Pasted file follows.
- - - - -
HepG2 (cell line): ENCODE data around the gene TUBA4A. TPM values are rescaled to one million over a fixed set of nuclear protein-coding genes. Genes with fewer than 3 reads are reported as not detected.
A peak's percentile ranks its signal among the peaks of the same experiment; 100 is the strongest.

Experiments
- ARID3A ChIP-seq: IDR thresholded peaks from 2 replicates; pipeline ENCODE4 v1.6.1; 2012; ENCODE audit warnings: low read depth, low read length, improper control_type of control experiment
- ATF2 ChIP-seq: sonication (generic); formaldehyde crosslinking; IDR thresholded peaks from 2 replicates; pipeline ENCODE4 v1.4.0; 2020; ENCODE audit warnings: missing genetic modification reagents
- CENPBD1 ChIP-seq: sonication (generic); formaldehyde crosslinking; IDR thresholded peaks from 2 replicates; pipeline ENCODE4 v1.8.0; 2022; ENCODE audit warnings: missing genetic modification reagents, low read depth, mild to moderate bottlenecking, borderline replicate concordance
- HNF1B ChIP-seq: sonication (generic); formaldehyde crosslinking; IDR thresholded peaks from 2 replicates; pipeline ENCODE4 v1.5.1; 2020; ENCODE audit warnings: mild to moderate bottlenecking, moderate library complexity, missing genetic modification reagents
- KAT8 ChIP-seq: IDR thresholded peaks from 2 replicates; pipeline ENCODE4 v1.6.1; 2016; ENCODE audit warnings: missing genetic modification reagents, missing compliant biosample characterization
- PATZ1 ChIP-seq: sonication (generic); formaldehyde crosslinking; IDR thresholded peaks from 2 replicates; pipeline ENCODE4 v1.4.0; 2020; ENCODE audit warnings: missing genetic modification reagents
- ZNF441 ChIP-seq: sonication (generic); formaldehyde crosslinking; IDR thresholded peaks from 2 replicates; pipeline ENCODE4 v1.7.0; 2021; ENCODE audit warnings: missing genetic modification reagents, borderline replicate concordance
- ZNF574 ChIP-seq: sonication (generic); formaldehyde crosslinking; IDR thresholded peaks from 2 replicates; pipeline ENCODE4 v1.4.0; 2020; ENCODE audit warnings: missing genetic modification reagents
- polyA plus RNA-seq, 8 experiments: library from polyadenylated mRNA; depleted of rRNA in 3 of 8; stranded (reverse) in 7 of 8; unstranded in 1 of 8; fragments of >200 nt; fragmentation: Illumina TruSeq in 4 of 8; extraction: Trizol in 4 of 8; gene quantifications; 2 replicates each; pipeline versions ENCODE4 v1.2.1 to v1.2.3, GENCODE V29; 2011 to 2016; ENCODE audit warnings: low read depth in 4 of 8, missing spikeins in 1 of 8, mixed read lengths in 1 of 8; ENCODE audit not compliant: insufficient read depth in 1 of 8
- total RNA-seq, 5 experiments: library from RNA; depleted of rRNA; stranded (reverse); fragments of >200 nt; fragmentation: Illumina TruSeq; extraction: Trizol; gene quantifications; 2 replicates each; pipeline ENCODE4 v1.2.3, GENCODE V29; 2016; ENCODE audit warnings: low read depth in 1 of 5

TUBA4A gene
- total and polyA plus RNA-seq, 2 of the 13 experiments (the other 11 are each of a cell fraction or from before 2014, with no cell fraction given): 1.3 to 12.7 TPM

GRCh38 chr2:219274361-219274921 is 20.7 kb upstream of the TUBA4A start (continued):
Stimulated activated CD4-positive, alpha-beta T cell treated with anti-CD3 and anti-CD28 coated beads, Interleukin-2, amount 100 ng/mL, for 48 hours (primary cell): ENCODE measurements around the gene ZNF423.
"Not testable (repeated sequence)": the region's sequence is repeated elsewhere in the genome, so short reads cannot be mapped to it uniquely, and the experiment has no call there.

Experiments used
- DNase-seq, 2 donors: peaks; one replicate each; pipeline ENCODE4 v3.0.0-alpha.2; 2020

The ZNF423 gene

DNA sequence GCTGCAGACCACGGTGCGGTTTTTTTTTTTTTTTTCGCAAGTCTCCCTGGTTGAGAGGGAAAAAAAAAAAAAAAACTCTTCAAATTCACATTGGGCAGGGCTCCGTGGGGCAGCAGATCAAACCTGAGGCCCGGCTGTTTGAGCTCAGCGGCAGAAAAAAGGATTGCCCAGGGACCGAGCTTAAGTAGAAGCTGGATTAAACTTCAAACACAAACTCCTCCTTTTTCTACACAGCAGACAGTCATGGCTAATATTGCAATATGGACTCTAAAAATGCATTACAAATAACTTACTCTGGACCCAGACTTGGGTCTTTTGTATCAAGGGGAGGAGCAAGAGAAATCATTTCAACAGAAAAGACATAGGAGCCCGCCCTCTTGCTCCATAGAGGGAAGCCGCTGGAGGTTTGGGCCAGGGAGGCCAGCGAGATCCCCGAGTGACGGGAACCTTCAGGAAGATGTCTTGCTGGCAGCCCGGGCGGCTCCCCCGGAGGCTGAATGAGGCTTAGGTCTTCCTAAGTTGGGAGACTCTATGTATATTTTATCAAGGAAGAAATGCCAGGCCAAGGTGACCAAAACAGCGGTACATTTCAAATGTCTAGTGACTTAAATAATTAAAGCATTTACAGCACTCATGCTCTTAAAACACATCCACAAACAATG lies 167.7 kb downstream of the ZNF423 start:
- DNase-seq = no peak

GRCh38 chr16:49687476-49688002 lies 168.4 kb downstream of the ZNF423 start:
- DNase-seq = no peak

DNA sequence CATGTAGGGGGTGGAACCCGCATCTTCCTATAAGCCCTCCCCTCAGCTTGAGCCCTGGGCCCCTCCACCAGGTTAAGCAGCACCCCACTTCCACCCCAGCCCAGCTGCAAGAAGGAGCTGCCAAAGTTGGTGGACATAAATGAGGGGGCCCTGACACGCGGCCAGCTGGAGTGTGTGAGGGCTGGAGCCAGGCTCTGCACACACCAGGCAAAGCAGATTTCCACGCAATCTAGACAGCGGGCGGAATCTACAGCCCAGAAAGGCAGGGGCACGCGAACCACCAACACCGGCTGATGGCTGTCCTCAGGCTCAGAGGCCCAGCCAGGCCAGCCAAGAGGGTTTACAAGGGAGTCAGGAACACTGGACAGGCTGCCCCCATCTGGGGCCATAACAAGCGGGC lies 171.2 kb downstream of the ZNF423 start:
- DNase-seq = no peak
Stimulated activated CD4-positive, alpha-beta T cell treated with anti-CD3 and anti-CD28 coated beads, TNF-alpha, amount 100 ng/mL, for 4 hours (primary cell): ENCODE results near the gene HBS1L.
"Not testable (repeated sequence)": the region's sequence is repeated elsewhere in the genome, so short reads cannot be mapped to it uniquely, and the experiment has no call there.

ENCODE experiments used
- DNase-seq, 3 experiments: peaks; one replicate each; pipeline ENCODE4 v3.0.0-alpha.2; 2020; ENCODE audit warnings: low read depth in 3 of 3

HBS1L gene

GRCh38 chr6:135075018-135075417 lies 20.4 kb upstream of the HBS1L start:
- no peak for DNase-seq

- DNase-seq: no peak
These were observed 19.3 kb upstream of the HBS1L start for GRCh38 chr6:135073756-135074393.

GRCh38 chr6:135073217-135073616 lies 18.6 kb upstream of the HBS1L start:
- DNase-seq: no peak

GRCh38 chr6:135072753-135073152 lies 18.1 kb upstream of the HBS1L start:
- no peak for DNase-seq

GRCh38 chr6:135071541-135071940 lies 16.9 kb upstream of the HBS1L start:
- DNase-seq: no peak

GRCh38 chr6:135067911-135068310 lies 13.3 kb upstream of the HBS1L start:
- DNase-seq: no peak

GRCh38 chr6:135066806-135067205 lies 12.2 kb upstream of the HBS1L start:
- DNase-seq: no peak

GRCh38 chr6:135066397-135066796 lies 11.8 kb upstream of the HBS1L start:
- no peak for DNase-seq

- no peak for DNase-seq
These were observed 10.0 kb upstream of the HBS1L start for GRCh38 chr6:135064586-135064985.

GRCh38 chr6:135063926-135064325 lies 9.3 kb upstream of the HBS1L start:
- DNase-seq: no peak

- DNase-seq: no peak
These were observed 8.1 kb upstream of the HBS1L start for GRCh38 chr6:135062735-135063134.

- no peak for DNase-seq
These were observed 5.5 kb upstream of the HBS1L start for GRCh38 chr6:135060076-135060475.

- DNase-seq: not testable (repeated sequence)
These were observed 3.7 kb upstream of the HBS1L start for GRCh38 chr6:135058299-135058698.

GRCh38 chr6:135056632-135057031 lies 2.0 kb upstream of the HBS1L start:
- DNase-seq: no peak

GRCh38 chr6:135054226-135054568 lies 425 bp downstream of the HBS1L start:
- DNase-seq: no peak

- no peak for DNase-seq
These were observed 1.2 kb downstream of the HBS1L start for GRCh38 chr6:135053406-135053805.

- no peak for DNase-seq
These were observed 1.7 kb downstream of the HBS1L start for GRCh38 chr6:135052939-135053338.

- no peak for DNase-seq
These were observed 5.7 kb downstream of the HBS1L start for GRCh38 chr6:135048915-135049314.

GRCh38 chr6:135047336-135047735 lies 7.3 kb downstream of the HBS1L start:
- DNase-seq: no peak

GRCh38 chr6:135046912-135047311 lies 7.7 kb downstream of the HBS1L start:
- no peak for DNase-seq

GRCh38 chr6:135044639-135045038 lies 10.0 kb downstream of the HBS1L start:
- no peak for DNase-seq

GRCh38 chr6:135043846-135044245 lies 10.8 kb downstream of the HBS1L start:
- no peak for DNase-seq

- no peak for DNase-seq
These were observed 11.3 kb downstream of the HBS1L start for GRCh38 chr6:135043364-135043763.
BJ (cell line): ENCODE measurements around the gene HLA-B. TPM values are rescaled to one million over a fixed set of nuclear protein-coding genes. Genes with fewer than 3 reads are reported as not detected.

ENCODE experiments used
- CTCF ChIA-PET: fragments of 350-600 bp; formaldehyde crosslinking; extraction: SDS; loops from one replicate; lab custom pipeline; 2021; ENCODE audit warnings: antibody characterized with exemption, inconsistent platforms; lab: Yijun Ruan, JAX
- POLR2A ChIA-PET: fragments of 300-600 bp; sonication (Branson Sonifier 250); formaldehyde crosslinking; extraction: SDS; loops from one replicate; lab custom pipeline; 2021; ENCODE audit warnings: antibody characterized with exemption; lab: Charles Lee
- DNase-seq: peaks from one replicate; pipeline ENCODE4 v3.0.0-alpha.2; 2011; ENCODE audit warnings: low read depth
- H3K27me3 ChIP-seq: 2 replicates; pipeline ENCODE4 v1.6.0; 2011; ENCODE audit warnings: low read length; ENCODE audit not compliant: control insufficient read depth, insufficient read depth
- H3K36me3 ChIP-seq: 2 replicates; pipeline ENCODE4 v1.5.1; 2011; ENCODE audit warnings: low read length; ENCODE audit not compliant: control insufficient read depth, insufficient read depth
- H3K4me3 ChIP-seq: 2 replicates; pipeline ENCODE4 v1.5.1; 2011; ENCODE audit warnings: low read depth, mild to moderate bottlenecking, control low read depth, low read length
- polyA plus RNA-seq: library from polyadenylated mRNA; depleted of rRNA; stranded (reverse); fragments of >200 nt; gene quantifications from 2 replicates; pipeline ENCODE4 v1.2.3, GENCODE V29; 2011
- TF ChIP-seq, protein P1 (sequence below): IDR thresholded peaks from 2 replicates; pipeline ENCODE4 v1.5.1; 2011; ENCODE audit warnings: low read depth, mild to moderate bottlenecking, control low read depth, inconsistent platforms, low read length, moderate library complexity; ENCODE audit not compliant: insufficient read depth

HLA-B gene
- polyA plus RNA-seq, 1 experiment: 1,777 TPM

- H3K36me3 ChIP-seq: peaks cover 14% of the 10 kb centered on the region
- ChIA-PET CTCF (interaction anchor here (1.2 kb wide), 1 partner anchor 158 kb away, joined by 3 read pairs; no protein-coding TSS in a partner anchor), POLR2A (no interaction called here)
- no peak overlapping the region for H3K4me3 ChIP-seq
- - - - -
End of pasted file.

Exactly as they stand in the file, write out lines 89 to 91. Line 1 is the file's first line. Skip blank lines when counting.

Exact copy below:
HLA-B gene
- polyA plus RNA-seq, 1 experiment: 1,777 TPM

- H3K36me3 ChIP-seq: peaks cover 14% of the 10 kb centered on the region